I am currently taking an introductory art history class, and Gombrich's THE STORY OF ART is the textbook. This book was an absolute pleasure to read, as I found myself going beyond the assigned readings. I finished the entire book from beginning to end within the span of two weeks!
Even if you aren't very interested in art history, THE STORY OF ART remains a must read; at worst, you will be entertained, and at best you will gain an entirely new perspective on art. The prose is masterfully written and the analysis he presents is very accessible. He discusses everything from ancient Greek sculpture to Renaissance painting to modern architecture. The reproductions of the artwork in the book are also extremely good (there are several high-quality fold-out pages included, such as one of Leonardo's Last Supper pre-restoration). I was very pleased with both the amount and breadth of coverage he provided.
Even though I haven't read any other introductory art history books, I find it hard to believe that any other book could do the job as well as Gombrich has done it here. I would highly recommend THE STORY OF ART to anyone who wants an art history primer.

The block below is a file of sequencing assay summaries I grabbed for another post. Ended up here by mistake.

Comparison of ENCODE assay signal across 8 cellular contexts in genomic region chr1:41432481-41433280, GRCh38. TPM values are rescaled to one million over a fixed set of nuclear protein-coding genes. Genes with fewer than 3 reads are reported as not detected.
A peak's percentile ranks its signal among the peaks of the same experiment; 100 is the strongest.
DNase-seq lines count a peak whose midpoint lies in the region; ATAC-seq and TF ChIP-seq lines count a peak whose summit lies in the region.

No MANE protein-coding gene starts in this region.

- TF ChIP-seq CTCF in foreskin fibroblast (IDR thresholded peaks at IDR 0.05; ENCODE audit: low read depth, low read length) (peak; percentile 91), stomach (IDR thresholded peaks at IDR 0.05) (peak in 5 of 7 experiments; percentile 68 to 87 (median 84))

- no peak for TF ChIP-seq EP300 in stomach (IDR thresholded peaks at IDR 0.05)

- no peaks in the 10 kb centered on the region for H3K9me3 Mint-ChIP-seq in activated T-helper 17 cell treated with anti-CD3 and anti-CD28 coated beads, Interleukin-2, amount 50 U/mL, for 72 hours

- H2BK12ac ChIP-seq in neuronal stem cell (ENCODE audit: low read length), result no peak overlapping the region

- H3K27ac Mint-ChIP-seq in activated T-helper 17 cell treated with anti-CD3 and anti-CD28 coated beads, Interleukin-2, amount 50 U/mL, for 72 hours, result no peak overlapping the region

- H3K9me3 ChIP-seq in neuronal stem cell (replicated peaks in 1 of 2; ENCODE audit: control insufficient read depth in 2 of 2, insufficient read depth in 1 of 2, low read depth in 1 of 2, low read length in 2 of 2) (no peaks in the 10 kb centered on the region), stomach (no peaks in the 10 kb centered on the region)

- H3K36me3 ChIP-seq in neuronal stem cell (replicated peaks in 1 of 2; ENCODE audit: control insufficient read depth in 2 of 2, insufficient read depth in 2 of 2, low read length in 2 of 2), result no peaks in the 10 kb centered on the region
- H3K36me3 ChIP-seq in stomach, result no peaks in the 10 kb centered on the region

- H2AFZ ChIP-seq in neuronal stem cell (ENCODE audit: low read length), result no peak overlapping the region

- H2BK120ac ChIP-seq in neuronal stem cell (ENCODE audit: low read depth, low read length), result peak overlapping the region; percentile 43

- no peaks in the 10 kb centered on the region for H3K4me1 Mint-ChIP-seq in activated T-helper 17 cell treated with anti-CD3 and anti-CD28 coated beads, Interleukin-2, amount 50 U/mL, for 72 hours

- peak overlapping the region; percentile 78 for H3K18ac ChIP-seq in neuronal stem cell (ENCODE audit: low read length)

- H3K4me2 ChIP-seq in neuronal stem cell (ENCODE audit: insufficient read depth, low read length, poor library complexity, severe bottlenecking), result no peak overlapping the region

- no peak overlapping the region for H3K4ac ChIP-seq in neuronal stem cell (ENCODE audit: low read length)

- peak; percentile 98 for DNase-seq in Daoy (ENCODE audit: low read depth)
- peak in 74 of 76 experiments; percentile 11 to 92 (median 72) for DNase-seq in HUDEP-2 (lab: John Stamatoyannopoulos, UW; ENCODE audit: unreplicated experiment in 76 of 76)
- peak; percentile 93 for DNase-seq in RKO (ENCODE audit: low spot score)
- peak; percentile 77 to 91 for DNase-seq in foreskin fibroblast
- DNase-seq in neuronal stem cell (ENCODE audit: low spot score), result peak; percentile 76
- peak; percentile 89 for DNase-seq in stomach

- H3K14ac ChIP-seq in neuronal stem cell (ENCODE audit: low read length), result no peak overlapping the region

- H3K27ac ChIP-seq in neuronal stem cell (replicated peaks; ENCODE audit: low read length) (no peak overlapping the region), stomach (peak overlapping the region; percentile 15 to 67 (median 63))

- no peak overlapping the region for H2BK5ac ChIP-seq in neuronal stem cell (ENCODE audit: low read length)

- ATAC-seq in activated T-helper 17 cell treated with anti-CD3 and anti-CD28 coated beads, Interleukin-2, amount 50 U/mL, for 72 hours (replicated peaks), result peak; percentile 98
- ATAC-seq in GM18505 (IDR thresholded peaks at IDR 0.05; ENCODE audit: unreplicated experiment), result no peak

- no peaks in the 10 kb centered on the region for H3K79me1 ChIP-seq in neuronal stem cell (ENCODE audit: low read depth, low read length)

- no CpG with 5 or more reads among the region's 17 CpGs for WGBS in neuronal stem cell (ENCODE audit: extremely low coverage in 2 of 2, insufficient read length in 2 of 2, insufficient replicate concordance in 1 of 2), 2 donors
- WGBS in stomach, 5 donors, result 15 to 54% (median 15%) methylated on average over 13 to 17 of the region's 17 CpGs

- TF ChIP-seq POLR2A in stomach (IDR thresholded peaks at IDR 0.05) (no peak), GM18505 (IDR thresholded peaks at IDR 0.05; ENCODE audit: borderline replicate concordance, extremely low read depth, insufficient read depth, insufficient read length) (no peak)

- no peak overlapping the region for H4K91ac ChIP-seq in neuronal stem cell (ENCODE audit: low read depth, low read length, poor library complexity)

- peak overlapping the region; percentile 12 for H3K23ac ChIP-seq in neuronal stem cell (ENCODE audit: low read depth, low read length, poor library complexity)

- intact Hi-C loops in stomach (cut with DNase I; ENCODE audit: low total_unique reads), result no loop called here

Gombrich's book has a very specific purpose: he wants to tell the history of art as a continuous story, focusing on Western art and its gradual approach to the visual world. In strong contrast to most other art history texts, Gombrich's book has a thesis, and therefore an argument. In choosing among the various alternates (Janson, Gardner, Stokstad, etc.) it is important to bear this in mind. The size and compression of his book is not its salient feature from a
philosophic standpoint: it is the presence of an authorial voice, and a continuous narrative. Most other survey texts give up the ideal of coherent exposition in favor of a neutral descriptive voice and a fragmented "story" that
continuously interrupts itself in order not to lose any essential historical detail.